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Article: Volume 45 Number 2 Page 150 - February 2018

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  Dent Update 2018; 45: 150-154

Oral medicine:  The Risks of Delayed Oral Cancer Detection in Primary Care

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Abstract: Oral malignancy necessitates early detection for a better prognosis. Clinical presentation may vary, from a small mucosal lesion with benign clinical features to a large ulcerated mass with considerable local destruction. The case of a 46-year-old patient presenting to a dental access centre with upper quadrant jaw pain, parasthaesia and unexplained tooth mobility is discussed. Delay in recognizing key features suggestive of sinister pathology led to a seven-week delay in referral of an aggressive, rare, odontogenic malignancy; ameloblastic carcinoma. The patient underwent extensive surgery with adjunctive radiotherapy.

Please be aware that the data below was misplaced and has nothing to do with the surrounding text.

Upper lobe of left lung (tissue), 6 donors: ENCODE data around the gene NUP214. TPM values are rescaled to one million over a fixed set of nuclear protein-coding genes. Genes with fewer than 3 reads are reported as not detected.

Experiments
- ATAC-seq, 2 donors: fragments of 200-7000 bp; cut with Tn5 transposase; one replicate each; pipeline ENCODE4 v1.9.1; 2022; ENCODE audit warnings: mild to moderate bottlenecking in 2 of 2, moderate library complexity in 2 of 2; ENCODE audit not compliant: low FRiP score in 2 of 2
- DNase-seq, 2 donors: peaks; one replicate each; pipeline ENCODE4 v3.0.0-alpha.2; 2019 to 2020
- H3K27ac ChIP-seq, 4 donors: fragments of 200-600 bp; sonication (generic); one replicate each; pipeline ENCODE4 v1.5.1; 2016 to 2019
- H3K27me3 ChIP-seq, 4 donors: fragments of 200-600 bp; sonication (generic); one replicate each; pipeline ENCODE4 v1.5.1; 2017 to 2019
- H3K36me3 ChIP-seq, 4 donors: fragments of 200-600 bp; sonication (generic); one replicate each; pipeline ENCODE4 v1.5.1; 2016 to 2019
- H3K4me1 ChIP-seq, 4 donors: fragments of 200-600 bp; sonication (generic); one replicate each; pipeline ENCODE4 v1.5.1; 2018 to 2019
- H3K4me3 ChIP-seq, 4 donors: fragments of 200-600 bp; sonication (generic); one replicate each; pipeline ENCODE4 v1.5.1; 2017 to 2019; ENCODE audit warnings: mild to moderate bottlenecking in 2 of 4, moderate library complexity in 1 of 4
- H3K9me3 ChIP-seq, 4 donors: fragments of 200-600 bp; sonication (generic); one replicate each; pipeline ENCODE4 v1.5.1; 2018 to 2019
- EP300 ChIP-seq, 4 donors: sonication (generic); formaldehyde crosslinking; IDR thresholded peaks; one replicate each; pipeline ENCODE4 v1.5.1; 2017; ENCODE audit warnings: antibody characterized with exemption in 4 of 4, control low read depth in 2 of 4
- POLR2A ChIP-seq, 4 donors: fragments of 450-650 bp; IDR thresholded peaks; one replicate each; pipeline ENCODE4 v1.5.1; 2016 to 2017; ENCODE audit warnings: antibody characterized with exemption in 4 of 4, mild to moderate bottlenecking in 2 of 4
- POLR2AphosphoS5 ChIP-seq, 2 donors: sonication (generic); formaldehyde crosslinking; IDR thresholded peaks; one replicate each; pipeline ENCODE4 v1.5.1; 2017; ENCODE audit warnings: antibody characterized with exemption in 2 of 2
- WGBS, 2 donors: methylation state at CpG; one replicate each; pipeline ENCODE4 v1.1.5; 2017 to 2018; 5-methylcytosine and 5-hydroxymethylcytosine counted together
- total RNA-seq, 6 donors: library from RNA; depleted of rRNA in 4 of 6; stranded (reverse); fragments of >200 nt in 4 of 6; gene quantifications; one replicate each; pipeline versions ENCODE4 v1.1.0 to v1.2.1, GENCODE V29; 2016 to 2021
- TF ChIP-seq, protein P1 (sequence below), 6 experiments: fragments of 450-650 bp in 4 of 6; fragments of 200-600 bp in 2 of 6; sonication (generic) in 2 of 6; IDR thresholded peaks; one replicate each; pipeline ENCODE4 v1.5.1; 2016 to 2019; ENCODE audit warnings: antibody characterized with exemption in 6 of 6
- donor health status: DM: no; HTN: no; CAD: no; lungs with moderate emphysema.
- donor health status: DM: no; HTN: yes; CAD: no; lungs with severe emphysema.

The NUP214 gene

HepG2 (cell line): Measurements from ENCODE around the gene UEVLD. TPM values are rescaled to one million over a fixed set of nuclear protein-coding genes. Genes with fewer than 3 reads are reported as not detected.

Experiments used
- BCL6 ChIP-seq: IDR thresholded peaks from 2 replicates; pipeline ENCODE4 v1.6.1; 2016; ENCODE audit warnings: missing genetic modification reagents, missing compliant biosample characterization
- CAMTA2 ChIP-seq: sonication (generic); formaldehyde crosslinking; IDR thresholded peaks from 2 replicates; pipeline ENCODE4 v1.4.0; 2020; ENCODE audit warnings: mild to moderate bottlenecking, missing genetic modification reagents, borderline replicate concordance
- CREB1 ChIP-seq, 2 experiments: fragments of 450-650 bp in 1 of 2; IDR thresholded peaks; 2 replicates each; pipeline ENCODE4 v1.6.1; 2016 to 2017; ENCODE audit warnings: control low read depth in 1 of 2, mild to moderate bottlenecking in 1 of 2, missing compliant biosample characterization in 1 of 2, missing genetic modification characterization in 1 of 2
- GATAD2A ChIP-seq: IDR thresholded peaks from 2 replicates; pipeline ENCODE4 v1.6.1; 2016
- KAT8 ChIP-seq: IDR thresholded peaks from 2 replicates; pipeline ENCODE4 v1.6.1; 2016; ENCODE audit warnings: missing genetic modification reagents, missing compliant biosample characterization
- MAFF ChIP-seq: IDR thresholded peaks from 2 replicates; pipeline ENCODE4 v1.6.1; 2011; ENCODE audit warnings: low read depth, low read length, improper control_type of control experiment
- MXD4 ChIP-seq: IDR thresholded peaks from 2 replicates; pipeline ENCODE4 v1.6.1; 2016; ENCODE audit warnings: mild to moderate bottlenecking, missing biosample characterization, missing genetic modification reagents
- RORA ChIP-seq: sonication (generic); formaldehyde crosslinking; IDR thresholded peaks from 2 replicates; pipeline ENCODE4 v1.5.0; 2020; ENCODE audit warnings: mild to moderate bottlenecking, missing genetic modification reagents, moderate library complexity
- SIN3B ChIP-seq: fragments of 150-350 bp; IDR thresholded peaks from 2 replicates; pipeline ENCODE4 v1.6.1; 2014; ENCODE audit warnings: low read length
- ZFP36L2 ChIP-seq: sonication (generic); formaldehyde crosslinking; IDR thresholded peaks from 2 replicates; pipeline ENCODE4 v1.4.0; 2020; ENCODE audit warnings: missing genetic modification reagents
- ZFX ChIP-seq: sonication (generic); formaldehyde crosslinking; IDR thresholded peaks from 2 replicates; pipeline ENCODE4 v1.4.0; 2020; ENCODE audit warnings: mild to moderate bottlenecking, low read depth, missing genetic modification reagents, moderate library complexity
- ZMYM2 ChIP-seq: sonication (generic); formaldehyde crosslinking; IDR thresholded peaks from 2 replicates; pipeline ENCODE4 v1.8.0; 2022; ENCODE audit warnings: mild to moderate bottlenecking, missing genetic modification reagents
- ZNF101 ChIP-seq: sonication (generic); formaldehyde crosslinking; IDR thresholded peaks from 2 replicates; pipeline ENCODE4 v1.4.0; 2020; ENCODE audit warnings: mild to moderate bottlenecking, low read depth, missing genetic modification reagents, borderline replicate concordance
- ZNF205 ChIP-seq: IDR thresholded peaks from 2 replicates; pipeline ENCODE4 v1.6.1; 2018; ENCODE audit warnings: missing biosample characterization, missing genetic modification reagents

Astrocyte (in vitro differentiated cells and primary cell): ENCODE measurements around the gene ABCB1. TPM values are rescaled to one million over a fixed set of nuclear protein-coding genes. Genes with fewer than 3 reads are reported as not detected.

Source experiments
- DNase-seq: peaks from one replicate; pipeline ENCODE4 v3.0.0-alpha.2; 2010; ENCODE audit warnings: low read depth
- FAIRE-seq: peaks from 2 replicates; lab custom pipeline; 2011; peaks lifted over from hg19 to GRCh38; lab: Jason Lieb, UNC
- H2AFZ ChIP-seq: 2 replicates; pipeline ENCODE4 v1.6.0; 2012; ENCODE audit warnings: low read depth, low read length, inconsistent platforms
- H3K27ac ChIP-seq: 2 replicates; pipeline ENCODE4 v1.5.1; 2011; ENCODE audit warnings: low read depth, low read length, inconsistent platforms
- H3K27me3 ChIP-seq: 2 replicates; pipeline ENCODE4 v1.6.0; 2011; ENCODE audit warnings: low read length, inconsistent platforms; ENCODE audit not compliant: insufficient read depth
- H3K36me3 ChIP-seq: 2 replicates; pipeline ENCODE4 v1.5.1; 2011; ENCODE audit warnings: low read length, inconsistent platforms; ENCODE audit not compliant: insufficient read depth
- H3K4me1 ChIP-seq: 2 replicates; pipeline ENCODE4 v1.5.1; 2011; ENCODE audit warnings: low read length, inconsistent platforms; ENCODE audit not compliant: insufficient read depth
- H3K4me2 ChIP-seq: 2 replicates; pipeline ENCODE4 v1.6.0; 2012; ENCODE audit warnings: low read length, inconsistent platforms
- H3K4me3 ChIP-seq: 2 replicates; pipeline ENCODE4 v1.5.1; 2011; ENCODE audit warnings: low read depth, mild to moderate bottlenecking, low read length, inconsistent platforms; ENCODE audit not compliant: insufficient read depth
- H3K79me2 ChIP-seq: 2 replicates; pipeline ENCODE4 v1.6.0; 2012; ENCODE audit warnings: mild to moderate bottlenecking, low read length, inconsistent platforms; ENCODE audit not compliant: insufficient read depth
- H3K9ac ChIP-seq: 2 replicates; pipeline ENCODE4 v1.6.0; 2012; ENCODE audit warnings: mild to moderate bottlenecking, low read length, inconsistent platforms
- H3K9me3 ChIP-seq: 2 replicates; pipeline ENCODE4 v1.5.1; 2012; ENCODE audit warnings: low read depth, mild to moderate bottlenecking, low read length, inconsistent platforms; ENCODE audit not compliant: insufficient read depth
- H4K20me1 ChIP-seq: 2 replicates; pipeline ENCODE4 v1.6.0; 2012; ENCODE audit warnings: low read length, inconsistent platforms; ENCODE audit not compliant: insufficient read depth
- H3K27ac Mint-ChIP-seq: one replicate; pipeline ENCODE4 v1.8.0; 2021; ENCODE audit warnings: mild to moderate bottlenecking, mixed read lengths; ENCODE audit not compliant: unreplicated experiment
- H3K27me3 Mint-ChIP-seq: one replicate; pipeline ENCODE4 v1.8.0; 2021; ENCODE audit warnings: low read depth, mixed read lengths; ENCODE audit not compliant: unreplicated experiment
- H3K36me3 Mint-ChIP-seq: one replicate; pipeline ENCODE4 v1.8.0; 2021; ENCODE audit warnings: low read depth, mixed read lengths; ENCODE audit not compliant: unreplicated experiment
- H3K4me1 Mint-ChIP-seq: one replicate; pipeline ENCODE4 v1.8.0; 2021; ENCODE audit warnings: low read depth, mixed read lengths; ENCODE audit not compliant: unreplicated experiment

Clinical relevance: Odontogenic malignancy can cause rapid and extensive local invasion with a high potential for local or regional spread. Maxillary tumours often present with late, non-specific symptoms, thus must be detected early.

Author notes: Paayal Shah, BDS, MFDS RCS(Edin), PGDip ClinEd, Specialty Registrar in Oral Surgery, Luton and Dunstable NHS Foundation Trust Hospital, Rishi Pandya, BChD, MFDS RCS(Edin), MbChB, Foundation Doctor, Oxford University Hospitals, Tahir Mirza, FRCS (OMFS), MBBS, BDS, DOHNS, Consultant Oral and Maxillofacial Surgeon and Chi-Hwa Chan, FRCS (OMFS), FRCS Eng, FDS RCS, MBChB, BDS, Consultant Oral and Maxillofacial Surgeon, Department of Oral and Maxillofacial Surgery, Luton and Dunstable NHS Foundation Hospital, Lewsey Road, Luton LU4 0DZ, UK.

Objective: To understand the importance of early recognition of suspicious signs and symptoms which may be indicative of malignancy in screening for oral cancer. Enhanced CPD DO C